The Tupamaros of Uruguay
Uruguay in the 1960¹s was distinct among other South American counties for its affluence and sociopolitical stability. Economic prosperity had fostered the growth of a large middle class and a stable welfare-state government that allowed a wider degree of democratic and civil freedoms larger than any other South American government. Because Uruguayan society was so peaceful, the Army and Police were very small. In 1968 there were only about 12,000 men in the armed forces and fewer than 22,000 police to keep order in a population of about 3 million.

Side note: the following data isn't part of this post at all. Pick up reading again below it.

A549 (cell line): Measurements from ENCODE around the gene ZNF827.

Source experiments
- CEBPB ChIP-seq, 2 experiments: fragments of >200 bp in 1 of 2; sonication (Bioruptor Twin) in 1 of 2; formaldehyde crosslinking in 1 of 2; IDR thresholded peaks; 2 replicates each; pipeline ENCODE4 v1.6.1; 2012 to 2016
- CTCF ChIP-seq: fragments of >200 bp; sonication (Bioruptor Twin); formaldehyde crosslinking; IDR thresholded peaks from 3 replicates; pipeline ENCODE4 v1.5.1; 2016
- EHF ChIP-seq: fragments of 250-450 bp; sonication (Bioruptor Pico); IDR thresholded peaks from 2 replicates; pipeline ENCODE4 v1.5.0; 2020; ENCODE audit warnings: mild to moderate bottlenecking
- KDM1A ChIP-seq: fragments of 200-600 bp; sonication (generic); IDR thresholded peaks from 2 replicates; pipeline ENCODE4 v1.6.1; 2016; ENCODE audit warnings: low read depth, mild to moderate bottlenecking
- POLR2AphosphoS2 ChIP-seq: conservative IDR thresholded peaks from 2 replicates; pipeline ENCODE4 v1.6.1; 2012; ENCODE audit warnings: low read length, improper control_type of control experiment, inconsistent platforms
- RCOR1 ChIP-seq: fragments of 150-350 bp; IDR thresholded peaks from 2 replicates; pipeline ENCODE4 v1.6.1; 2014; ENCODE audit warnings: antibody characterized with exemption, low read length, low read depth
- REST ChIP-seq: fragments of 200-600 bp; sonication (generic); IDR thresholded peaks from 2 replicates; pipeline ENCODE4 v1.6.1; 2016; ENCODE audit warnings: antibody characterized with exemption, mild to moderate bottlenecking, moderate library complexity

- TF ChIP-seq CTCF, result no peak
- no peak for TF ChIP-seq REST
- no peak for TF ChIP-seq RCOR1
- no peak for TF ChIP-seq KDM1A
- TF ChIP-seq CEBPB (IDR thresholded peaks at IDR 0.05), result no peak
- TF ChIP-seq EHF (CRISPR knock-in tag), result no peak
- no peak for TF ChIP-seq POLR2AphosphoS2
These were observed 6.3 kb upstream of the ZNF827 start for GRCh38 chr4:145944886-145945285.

A slump in the demand for wool and meat, Uruguay¹s two principal exports, after the Korean War brought mass unemployment, inflation, and a steep drop in the standard of living. the social tensions this produced, along with the corruption of the overblown state bureaucracy (one in five working Uruguayans was employed by the federal government in some fashion), gave the impulse for an effective urban guerrilla movement to emerge. This revolutionary group¹s official name was Movimento de Liberacion National but was popularly known as the Tupamaros (from Tupac Amaru, last member of the Inca royal family, murdered by the Spanish in 1571). It was founded in 1963 by Raul Sendic, a law student studying in Montevideo. Because Uruguay was so urbanized (over 80% of Uruguayans lived in large towns or cities) they concentrated almost all their activity in and around the capital, Montevideo, where more than half the entire population of the country lived. As with most other South American guerrilla groups, they started as a political organization that deliberately chose the tactics of armed struggle¹ and drew its membership from young, radical, middle-class people -- mostly students and white-collar workers. Like most urban terrorist groups, they were organized in a cellular structure of 4-5 men called a firing group,¹ with the group leader as the only link to other cells. This was...
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